Interestinger and interestingerI am looking out the window of my hotel room; it looks vaguely down toward the Texas State Capitol, a very beautiful building. As my sister suggests, my guess is the spirit of Dubya there has at least a small smile on now, if he cares a wit about the sillinesses of current-day Canada.
Our election tonight has guaranteed a fascinating several months ahead. We have a new Prime Minister, almost surely, deservedly replacing the clown show that governed us over the last year, and pinned its survival strategy on demonizing Americans. On the other hand, our new prime minister, Stephen Harper, has won with a small plurality of votes and seats.
Wildly interesting times are ahead of us. Harper must produce a cabinet and government that can find a way to govern, when his party commands a minority of seats in our house, and he has a philosophy in many areas that flies in the face of that of all the other parties represented.
On the other hand, anyone who looked at the Canadian political scene two years ago and said that we could have this result tonight, at least among those I knew, would have been laughed at. Harper has proven to be far more adept than anyone could have imagined, and it will be fascinating trying to watch him try to extend those skills into this complex situation. (One should recall that he led a forced marriage of parties that seemed to me the equal in complexity here so I am willing to watch and see how real those apparent skills are.)
Some side points. Here in my hotel room I spent a half hour wasting my time trying to get conected to the CBC audio feed of the results; in the end, I found CTV to be providing a solid and entertaining TV feed I can get here. Even more curious, the CBC mere web feed seemed to collapse around 10:20 and it would not refresh here. Yet another great endorsement of this subsidized piece of nonsense (sarcasm for CBC fans who may not be able to recognize sarcasm).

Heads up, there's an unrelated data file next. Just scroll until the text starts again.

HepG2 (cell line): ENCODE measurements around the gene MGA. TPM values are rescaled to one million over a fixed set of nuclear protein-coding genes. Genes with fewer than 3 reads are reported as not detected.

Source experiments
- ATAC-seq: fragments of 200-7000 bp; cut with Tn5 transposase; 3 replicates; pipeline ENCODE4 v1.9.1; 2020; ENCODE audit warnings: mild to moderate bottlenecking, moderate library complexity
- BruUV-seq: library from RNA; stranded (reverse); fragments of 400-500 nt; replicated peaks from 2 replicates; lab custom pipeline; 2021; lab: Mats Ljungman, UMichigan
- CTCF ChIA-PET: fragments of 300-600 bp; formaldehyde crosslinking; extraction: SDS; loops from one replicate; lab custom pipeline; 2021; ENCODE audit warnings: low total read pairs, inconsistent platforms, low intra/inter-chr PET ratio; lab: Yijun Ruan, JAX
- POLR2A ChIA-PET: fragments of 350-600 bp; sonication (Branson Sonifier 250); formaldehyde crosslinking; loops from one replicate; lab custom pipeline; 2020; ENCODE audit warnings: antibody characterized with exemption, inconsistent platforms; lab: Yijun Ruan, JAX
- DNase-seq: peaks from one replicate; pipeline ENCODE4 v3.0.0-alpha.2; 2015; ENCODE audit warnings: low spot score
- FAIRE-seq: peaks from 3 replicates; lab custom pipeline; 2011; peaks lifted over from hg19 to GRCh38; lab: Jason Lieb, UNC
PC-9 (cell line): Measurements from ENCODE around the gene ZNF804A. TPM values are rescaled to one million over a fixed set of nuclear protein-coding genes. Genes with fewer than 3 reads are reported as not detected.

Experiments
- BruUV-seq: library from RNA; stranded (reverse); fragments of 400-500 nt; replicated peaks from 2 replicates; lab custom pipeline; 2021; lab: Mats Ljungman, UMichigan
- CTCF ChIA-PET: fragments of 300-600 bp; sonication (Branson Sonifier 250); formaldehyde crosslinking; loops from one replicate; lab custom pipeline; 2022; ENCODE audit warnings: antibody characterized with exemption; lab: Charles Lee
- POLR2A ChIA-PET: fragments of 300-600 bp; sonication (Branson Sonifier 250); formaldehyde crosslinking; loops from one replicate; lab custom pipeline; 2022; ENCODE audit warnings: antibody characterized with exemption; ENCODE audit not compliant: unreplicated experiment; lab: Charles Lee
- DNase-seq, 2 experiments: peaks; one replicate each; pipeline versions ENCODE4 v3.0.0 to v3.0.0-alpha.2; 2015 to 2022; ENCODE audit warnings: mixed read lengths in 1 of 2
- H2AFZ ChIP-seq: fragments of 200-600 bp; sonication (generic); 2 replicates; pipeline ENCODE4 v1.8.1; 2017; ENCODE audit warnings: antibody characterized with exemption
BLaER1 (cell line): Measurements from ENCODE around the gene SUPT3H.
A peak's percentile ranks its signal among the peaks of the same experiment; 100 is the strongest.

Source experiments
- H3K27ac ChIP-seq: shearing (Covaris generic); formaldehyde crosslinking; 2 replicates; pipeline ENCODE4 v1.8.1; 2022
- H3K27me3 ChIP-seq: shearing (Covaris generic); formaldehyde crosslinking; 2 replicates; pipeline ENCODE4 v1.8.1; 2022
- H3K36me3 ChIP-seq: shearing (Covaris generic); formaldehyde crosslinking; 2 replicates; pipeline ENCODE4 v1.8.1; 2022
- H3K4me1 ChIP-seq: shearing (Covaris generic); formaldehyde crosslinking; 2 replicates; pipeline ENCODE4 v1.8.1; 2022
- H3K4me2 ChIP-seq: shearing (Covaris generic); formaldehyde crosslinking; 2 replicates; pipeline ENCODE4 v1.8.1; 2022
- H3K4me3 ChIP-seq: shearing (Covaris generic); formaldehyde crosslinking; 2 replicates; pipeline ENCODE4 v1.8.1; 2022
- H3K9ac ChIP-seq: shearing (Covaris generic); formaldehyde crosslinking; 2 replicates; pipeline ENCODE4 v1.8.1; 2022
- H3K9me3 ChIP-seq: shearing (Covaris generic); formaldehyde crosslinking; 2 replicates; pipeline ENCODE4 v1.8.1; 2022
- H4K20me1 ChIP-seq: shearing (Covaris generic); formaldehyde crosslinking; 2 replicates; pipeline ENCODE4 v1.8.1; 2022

Looking at the results I see that my strategic vote to help assure our Green Party may not have borne fruit. Oh well.
And a grander reflection, perhaps premature, as the CTV discussions are suggesting Paul Martin may engage yet in some delaying tactics, even to the point of getting the Governor-General he recently appointed (and elevated from her job as a TV interviewer) to somehow agree to allow him to become Prime Minister. I find his story of the last 10-15 years somewhat sad, and would consider it (Shakespearean) tragic, as I have written before, if he had actually ever reached any really high points in his career in a non-compromised way.
Harper's first job, assuming no silly monkey business from Martin, will be to appoint a cabinet, and this will be extremely interesting to watch. He has few team members who could claim to the skills of a governing party (after all he has been struggling to invent a party out of pieces), which is not to say he does not have intelligent players. His skills will be sorely tested.
He has surprised us once now, and maybe he can again.
The Liberals? Profoundly in debt, fractured.
The NDP? It will be fun to watch - Layton surprised me in this campaign, apparently minimizing his nonsense, in my view, and has had a small reward. But he has a tough position, which may depend almost totally on nonsense, so we have to wait.
But I do hope the Greens get funding as a party!
And another question - if a private TV network can provide far better service than one supported by confiscatory funding, what is the latter for?